When Mother Teresa of Calcutta was awarded the Nobel Peace Prize in 1979, she identified abortion as “the greatest destroyer of peace” in the world. This year she came to the United States to receive the presidential Medal of Freedom. While she was in the country, her Missionaries of Charity dedicated a home for unwed mothers in Washington, D.C. Mother Teresa also spoke at the National Right to Life convention. An abridged version of her comments follows.
A few weeks ago I had a very extraordinary experience of God’s tenderness toward his little ones. A man came to our house—with a prescription from a doctor—saying that his only child was dying in the slums of Calcutta. The medicine he needed could not be gotten in India anywhere. It had to be brought from England.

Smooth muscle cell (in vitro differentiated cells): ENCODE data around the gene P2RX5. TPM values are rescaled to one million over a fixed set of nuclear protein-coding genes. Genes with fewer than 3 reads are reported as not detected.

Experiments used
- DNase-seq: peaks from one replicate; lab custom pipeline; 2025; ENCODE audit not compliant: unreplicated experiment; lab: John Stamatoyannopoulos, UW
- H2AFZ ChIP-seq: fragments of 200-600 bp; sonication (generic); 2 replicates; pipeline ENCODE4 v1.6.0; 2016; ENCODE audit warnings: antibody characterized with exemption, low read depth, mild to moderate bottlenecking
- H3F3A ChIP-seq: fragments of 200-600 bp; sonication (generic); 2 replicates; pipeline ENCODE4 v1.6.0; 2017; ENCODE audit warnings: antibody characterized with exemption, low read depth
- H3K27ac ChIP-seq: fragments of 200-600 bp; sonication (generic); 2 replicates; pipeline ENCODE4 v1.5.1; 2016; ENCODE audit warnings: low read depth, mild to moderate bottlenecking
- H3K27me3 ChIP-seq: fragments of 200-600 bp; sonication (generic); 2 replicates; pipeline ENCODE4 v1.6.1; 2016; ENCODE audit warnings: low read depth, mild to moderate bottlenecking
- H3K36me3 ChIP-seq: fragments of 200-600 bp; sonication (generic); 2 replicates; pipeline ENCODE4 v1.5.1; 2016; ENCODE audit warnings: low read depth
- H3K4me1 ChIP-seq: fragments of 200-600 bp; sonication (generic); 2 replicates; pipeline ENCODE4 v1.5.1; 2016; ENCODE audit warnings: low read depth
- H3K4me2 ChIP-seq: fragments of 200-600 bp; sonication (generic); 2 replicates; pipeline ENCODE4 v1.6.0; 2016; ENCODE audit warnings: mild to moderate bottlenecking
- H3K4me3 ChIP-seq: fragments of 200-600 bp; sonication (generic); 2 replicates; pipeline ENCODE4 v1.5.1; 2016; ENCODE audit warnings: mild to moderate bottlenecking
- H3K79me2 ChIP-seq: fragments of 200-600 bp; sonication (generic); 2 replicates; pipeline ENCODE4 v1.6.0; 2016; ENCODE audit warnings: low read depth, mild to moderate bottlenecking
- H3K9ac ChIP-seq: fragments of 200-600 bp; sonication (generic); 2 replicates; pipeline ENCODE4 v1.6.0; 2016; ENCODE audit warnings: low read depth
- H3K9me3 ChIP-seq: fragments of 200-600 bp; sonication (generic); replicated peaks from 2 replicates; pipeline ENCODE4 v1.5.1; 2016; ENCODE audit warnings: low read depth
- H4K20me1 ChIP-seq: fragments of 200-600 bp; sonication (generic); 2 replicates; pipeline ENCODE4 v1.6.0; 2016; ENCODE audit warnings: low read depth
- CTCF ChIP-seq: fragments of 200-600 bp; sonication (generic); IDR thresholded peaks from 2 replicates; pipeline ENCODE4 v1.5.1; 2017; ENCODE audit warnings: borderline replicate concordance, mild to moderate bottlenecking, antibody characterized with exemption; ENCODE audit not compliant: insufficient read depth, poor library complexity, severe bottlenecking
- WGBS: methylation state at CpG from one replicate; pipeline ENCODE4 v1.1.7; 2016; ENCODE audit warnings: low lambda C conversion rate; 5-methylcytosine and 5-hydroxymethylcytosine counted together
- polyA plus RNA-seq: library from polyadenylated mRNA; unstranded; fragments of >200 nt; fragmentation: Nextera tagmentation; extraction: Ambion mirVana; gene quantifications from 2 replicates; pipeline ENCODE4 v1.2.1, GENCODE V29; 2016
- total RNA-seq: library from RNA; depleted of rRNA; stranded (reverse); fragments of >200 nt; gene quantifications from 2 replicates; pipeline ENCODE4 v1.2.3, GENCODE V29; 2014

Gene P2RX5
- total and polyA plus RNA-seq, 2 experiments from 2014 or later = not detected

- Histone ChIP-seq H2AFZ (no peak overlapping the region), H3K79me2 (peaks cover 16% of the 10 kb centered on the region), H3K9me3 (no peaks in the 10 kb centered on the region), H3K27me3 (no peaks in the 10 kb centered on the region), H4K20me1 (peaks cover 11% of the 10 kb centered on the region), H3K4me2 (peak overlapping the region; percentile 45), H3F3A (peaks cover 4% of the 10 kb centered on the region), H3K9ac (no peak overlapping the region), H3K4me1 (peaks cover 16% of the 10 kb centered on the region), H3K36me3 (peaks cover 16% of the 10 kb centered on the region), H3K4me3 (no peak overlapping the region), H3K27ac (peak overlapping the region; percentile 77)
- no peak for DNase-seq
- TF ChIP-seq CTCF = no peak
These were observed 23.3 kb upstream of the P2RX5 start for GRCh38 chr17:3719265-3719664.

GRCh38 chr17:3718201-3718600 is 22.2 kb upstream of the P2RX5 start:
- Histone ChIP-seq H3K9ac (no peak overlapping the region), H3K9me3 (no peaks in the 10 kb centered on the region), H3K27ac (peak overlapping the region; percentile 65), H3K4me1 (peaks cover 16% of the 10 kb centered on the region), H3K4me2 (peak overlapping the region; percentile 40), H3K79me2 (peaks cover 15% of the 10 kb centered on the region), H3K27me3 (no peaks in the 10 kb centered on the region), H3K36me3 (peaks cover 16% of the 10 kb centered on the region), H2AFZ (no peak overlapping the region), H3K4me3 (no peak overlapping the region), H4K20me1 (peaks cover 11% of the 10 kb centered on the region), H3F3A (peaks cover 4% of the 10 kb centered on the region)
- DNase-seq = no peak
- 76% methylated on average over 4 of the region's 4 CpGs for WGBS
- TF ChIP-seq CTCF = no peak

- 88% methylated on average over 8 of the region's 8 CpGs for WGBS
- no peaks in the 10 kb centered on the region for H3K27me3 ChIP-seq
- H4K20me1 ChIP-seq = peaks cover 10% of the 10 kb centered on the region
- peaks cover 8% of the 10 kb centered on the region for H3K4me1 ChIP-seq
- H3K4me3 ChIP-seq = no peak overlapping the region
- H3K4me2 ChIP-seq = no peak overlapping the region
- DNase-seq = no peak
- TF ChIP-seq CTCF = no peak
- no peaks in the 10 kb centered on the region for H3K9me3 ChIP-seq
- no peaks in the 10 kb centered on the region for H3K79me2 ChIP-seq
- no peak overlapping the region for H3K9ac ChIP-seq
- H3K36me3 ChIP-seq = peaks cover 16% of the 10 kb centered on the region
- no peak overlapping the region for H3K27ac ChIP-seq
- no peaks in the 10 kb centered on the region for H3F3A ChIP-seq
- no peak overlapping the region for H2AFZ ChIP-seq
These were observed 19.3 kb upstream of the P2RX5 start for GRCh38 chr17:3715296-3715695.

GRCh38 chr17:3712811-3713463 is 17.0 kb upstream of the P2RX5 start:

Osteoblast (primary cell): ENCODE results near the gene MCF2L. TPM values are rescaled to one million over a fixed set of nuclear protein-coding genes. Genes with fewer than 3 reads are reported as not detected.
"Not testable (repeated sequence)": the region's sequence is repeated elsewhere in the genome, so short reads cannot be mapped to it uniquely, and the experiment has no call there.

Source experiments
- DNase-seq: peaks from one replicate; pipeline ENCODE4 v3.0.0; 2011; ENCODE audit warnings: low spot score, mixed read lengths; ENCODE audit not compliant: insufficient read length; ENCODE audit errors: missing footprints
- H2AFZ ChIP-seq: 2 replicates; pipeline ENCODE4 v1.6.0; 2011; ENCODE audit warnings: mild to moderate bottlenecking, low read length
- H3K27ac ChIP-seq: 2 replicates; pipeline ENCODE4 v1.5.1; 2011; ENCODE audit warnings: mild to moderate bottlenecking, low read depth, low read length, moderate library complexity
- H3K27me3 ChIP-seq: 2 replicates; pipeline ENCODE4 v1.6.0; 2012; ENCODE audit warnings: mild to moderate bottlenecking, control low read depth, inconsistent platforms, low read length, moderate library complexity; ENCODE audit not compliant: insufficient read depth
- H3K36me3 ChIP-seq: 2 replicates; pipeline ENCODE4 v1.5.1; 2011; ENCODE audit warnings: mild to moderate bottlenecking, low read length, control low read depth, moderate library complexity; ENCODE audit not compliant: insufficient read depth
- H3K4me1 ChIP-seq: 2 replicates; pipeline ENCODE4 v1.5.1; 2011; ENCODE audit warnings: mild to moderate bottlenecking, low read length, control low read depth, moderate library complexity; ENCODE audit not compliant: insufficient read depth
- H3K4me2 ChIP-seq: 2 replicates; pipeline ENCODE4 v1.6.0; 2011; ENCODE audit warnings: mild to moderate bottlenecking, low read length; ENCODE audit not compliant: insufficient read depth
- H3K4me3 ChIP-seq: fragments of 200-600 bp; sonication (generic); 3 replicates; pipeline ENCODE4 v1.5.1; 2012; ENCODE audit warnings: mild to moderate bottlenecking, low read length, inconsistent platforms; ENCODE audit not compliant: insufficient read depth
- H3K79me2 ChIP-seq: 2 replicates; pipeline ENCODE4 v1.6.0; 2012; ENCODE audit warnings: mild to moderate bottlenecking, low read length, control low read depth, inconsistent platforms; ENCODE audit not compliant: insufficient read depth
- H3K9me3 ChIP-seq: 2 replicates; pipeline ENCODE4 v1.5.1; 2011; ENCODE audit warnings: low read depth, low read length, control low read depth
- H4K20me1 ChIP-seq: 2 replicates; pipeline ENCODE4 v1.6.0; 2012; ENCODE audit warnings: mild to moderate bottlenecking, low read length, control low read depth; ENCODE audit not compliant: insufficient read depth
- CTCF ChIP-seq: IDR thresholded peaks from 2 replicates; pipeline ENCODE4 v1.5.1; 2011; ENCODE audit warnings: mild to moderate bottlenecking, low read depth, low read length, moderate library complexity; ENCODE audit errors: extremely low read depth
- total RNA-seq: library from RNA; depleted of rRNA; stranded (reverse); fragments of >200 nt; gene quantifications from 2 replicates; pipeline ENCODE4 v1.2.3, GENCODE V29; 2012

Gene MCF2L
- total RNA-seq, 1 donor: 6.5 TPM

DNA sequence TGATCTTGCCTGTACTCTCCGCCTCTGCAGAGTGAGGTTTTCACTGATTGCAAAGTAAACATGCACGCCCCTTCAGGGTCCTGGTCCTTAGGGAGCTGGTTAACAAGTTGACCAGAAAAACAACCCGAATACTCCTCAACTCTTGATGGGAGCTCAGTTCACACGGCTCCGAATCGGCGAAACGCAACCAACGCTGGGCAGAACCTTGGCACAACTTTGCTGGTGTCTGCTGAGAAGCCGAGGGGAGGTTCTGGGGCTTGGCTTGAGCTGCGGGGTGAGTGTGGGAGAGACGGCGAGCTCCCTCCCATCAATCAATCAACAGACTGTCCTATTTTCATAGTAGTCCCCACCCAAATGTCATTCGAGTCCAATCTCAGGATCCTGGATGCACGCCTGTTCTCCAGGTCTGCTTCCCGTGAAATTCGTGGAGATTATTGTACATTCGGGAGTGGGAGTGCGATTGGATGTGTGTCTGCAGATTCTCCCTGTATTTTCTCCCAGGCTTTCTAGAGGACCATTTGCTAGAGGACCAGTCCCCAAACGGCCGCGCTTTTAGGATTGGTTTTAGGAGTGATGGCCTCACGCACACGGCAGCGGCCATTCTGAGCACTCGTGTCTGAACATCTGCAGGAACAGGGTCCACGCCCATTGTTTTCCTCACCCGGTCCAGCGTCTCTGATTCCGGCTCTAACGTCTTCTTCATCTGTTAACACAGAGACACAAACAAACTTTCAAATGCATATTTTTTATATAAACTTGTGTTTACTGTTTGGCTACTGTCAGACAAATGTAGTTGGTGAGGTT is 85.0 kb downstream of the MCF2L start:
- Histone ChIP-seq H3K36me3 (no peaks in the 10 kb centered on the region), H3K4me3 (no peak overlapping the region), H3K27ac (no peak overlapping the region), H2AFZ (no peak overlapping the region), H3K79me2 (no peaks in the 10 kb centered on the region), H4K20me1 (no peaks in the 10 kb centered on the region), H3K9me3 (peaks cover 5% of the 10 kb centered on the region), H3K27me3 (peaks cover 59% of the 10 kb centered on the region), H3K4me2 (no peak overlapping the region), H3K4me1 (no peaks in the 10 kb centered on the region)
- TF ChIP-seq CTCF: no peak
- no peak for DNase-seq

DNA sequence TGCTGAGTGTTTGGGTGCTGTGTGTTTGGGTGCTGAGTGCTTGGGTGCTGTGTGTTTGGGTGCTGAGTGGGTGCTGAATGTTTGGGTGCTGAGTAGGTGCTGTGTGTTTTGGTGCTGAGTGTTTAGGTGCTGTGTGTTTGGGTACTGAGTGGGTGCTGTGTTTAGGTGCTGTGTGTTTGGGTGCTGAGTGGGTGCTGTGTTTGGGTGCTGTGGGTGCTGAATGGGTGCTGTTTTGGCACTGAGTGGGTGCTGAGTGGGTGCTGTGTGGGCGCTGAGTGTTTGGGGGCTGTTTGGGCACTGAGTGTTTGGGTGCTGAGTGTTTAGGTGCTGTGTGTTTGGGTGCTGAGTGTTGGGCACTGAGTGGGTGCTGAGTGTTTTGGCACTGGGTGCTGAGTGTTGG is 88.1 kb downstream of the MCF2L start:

As we were talking, a man came with a basket of medicine.… Right at the top of his basket was the medicine the [other] man needed. I just couldn’t believe it. If it had been inside the basket, I would not have seen it. If he had come sooner or later, we would not have connected.
I just stood in front of that basket and kept looking at the bottle. And in my mind I was saying, “With millions and millions and millions of children in the world, how could God be concerned with that little child in the slums of Calcutta; to send that medicine with that man just at that time; to put that medicine right on the top and to send the full amount that the doctor had prescribed?” How precious that little one was to God himself.
God loved the world so much that he gave his son, Jesus. And Jesus came in the womb of his mother. She had vowed her life totally to God. So when the angel said to her, “Receive the Holy Spirit,” she said, “I don’t understand.” The Holy Spirit assured her, ...1
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